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An oldie but goodie: Fads and Fallacies in the Name of Science by Martin Gardner.
I'm a big fan of Gardner and have all his books. His more recent book along the same vein is Science: Good, Bad, and Bogus.
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Old 11-06-2008, 12:05 PM
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I mean, just flip the situation around for a minute. What if you were trying to raise a skeptical child who questions unsupported beliefs and rejects the idea of "god", and you found out her cousins were spending money to buy her a nice new library of religious, anti-skeptic books to have for her very own, and telling her not to tell you about it?

The bolded part is the only thing I'd personally have a problem with, as a parent. If some relative or friend wants to keep religious books at their house for my kid to read while she visits, fine, whatever. I raise my kids to be open-minded. Telling the kid to lie to me about it would not be okay, however. But, Skald didn't say he was going to encourage his cousin to lie.

Back on topic, I was going to suggest Why People Believe Weird Things and The Demon-Haunted World, but I see that unsurprisingly, they've already been mentioned.
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Old 11-06-2008, 12:08 PM
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The bolded part is the only thing I'd personally have a problem with, as a parent. If some relative or friend wants to keep religious books at their house for my kid to read while she visits, fine, whatever. I raise my kids to be open-minded. Telling the kid to lie to me about it would not be okay, however. But, Skald didn't say he was going to encourage his cousin to lie.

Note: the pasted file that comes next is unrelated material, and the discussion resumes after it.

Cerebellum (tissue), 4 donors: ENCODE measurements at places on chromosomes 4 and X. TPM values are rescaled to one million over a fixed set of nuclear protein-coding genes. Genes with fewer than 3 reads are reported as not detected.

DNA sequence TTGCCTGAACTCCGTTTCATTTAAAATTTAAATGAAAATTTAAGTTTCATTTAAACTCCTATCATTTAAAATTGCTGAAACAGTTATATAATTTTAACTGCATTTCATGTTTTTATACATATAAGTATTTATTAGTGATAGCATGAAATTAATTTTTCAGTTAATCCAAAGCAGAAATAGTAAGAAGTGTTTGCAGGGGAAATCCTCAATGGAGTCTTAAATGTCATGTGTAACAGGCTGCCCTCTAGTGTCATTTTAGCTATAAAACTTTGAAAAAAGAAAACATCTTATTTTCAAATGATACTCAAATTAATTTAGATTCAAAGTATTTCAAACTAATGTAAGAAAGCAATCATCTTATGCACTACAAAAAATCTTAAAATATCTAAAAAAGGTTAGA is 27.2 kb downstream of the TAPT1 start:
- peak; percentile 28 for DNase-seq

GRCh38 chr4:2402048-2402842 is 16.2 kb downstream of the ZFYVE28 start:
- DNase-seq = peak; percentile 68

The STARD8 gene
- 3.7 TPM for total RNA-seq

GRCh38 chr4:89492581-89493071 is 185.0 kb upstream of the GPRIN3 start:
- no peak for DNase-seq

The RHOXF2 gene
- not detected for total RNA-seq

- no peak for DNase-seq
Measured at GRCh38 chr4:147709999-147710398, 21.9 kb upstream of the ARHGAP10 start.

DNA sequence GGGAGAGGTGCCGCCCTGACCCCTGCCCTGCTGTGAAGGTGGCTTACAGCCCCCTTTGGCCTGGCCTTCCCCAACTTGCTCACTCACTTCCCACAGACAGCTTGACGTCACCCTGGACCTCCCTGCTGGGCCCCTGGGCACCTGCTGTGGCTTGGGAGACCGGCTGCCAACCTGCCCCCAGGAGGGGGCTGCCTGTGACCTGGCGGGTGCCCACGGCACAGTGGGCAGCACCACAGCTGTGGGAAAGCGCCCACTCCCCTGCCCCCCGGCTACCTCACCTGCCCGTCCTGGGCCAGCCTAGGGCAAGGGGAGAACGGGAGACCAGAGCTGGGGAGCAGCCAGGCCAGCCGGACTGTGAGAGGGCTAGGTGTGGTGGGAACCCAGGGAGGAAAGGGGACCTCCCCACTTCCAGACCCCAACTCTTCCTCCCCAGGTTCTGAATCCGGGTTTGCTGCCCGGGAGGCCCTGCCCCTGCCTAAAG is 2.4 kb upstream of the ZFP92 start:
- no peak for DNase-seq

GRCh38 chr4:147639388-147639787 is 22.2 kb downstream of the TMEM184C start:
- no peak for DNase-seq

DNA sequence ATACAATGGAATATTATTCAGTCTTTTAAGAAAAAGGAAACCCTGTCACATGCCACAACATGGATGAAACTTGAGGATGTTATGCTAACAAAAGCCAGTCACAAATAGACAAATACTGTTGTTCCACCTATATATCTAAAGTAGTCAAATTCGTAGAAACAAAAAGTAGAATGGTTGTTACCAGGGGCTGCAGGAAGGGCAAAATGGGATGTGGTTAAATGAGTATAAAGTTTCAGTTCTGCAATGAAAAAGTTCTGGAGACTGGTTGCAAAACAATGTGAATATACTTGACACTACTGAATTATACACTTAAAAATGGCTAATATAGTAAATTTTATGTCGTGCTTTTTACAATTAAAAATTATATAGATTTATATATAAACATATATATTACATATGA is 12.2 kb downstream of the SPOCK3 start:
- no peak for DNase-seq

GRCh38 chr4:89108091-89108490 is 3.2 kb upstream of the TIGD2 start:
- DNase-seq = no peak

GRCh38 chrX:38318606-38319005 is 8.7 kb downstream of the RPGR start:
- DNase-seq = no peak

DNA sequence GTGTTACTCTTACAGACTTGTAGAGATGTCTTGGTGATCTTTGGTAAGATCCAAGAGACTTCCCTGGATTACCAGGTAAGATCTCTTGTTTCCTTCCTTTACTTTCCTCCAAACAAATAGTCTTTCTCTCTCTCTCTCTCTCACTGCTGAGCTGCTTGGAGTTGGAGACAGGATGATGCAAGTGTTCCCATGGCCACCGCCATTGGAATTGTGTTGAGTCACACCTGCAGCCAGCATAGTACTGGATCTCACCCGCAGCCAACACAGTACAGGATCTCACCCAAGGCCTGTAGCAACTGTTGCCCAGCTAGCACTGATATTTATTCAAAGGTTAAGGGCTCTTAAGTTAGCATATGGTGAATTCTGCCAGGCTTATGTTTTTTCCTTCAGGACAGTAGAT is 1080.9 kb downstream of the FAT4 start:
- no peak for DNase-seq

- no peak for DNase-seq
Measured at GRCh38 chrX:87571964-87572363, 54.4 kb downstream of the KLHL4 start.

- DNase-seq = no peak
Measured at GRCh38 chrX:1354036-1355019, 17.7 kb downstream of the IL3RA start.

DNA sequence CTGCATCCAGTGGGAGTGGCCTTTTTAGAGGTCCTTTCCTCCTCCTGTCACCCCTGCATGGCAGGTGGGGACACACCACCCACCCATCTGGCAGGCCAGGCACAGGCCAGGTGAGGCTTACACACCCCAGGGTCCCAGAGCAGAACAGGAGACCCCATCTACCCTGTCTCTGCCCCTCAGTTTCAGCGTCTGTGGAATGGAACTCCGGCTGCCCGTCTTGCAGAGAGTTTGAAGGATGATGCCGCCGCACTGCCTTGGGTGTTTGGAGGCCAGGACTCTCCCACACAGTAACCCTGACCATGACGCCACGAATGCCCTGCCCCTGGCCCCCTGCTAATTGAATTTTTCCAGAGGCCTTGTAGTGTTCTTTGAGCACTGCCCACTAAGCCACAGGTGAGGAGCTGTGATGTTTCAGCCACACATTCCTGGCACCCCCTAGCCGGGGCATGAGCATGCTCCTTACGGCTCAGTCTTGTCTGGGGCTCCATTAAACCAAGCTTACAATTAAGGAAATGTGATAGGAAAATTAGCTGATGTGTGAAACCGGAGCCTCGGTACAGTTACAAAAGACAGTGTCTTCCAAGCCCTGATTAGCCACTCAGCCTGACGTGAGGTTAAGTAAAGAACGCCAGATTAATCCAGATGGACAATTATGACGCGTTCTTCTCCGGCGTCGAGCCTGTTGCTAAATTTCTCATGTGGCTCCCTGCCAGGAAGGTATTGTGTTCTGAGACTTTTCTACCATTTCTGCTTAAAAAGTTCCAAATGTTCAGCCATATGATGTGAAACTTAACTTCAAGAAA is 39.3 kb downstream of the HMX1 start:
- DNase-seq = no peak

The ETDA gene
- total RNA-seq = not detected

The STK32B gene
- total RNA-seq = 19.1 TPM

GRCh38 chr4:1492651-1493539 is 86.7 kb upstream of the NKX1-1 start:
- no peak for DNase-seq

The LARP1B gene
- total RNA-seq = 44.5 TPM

Perhaps I read to much into it, but I really don't see how he can expect her fundie parents to even let him give her the books, much less keep them, if they are aware of what he is doing. Surely that will put a quick end to the child coming to Skaldie's house. So I assume a certain amount of "wink wink nudge nudge let's just keep this between ourselves," because otherwise he could just as well set the gift cards on fire as use them to buy books the kid will never see.

ETA: And you, like me, would be find with people keeping religious (or anti-religious) books at their homes for our kids to read -- great, in fact, I would encourage it. But clearly we are not this particular kid's parents, nor likely to have the same mindset they apparently do.

ET to again further A: I am not arguing for religion or against skepticism, but I do see a big hairy family problem coming down the road, and it seems like one Skald and wife might want to consider before taking action. That's all.

Last edited by Jodi; 11-06-2008 at 12:11 PM.
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Old 11-06-2008, 12:11 PM
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I guess I would ask how much you value your relationship with this cousin and her family. Because when -- not if, when -- her parents find out you are supplying her with reading material you know damn well they don't want her to have, you may well find that you have seriously damaged your relationship with her parents and ended your relationship with her. I would also point out that expecting her to keep your arrangement secret from her parents is another thing her parents may well object strongly to, regardless of the subject on which you ask her to not tell her folks.